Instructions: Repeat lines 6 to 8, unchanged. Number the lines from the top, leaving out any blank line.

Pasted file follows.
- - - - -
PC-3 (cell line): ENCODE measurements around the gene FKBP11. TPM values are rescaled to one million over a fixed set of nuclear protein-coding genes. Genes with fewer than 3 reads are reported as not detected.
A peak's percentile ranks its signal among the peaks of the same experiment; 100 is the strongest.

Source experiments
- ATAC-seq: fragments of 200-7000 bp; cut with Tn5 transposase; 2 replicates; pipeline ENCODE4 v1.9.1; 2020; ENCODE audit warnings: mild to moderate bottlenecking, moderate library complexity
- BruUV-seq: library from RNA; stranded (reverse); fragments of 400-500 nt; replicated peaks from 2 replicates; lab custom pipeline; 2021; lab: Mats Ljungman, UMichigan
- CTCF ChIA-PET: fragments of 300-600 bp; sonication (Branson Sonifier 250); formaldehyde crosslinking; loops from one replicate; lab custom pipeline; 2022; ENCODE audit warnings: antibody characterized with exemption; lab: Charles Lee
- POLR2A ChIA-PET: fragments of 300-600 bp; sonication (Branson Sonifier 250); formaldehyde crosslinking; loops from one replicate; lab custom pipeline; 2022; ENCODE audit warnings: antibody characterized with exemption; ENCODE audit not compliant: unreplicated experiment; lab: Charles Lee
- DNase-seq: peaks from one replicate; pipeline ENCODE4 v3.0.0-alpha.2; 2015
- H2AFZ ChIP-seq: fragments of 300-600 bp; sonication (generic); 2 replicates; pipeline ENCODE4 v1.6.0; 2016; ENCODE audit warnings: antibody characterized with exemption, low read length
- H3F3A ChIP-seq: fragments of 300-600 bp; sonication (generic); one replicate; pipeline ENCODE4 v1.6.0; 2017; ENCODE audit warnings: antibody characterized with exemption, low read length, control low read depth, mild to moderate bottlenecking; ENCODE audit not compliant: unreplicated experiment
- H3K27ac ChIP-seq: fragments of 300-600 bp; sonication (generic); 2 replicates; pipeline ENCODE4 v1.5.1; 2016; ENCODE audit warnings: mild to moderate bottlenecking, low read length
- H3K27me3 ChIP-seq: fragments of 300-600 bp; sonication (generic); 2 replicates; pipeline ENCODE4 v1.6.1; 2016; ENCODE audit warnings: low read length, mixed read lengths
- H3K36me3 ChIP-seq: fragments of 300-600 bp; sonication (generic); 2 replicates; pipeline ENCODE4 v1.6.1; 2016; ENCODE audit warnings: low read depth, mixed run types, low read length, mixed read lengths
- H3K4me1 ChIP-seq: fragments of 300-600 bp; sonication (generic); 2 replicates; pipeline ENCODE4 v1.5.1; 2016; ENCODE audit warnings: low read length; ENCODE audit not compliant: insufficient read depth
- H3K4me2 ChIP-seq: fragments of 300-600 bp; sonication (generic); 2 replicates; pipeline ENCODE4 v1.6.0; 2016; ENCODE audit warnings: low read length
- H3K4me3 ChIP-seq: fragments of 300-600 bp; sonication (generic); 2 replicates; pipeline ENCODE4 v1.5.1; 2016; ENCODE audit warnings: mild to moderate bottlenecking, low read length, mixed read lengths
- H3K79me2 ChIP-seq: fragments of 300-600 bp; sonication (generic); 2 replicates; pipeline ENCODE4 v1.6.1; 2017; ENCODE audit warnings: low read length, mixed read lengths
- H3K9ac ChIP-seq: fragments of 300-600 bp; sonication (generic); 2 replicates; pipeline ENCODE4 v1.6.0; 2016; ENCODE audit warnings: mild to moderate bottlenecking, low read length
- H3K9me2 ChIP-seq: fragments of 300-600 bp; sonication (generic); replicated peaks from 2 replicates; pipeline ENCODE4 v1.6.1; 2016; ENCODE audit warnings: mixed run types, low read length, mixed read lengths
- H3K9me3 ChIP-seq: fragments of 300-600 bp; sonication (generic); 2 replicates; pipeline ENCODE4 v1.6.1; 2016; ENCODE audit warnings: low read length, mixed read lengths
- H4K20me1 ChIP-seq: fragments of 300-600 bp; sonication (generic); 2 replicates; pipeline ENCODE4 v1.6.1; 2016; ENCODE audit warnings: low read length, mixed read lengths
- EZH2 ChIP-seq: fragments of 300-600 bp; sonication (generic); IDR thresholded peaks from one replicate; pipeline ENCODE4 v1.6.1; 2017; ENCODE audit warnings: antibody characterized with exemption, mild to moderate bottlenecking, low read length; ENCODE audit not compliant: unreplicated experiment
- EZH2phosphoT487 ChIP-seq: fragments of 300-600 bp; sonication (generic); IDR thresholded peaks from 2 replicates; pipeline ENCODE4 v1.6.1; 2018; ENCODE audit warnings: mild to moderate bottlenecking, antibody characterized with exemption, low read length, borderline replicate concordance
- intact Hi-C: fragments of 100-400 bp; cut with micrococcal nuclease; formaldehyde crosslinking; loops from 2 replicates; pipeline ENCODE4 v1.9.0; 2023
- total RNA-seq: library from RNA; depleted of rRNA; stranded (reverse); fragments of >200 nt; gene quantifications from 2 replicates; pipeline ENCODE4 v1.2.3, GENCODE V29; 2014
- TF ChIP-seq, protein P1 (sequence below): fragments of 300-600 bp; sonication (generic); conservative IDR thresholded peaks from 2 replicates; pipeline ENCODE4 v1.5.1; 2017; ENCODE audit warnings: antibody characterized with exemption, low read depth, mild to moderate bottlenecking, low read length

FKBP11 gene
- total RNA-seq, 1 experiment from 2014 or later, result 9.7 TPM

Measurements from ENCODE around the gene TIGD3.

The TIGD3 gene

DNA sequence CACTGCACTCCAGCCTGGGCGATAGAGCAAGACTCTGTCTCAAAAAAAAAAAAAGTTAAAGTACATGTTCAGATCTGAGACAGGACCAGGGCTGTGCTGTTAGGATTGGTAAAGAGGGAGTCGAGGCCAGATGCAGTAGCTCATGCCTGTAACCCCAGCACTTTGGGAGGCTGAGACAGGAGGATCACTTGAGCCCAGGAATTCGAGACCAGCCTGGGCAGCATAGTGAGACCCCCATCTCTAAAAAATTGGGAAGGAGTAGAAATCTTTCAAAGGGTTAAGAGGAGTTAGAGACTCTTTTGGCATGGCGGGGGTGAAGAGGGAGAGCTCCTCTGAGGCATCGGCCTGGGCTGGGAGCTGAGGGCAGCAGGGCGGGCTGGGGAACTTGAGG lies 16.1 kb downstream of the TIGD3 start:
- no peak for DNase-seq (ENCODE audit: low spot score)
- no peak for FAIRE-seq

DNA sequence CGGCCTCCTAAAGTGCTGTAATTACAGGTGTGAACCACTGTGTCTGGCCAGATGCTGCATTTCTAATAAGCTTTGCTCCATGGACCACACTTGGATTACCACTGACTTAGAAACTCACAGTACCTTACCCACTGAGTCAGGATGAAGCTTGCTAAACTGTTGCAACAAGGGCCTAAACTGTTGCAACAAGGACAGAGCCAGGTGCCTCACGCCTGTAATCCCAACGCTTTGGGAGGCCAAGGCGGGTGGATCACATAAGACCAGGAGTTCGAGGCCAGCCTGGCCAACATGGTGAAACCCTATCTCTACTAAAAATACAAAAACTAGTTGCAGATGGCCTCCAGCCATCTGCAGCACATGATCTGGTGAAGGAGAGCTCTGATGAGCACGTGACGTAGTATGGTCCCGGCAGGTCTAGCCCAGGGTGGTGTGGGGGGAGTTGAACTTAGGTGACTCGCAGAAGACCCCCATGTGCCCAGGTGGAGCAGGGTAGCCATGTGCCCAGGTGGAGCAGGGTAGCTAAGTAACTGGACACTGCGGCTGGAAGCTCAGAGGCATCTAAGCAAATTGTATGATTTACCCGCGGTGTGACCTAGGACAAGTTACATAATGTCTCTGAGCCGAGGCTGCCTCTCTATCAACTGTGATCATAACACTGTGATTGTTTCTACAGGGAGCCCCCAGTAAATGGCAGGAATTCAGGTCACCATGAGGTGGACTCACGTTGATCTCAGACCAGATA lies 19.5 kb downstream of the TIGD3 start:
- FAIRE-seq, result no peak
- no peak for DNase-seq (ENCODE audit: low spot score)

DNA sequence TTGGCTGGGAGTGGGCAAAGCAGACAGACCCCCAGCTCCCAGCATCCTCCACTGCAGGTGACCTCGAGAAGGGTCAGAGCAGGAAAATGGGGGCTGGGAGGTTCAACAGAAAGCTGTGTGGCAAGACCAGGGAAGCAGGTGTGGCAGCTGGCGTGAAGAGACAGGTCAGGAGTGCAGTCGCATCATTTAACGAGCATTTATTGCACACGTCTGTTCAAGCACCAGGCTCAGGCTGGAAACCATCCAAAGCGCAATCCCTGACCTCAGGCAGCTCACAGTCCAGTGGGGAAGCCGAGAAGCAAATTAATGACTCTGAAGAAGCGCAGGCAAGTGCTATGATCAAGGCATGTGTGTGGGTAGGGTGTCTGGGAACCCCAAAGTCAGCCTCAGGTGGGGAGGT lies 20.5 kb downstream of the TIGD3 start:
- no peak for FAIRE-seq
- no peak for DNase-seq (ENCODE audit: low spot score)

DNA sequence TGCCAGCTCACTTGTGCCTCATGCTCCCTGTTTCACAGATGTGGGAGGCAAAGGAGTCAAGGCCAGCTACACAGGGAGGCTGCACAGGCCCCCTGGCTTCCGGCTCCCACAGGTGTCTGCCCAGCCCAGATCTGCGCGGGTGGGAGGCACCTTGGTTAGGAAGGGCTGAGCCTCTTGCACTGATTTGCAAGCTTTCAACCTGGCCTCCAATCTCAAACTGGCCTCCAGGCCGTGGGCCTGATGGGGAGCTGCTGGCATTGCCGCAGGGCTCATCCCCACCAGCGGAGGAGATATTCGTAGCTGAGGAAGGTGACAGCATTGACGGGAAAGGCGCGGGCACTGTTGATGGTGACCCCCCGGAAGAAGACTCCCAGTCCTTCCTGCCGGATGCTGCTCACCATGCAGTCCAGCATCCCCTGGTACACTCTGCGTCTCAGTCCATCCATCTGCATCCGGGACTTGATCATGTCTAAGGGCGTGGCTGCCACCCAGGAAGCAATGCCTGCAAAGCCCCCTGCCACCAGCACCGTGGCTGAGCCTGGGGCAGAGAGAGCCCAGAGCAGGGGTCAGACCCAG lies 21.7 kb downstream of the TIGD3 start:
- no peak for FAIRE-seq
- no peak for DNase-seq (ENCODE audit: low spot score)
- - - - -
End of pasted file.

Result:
- CTCF ChIA-PET: fragments of 300-600 bp; sonication (Branson Sonifier 250); formaldehyde crosslinking; loops from one replicate; lab custom pipeline; 2022; ENCODE audit warnings: antibody characterized with exemption; lab: Charles Lee
- POLR2A ChIA-PET: fragments of 300-600 bp; sonication (Branson Sonifier 250); formaldehyde crosslinking; loops from one replicate; lab custom pipeline; 2022; ENCODE audit warnings: antibody characterized with exemption; ENCODE audit not compliant: unreplicated experiment; lab: Charles Lee
- DNase-seq: peaks from one replicate; pipeline ENCODE4 v3.0.0-alpha.2; 2015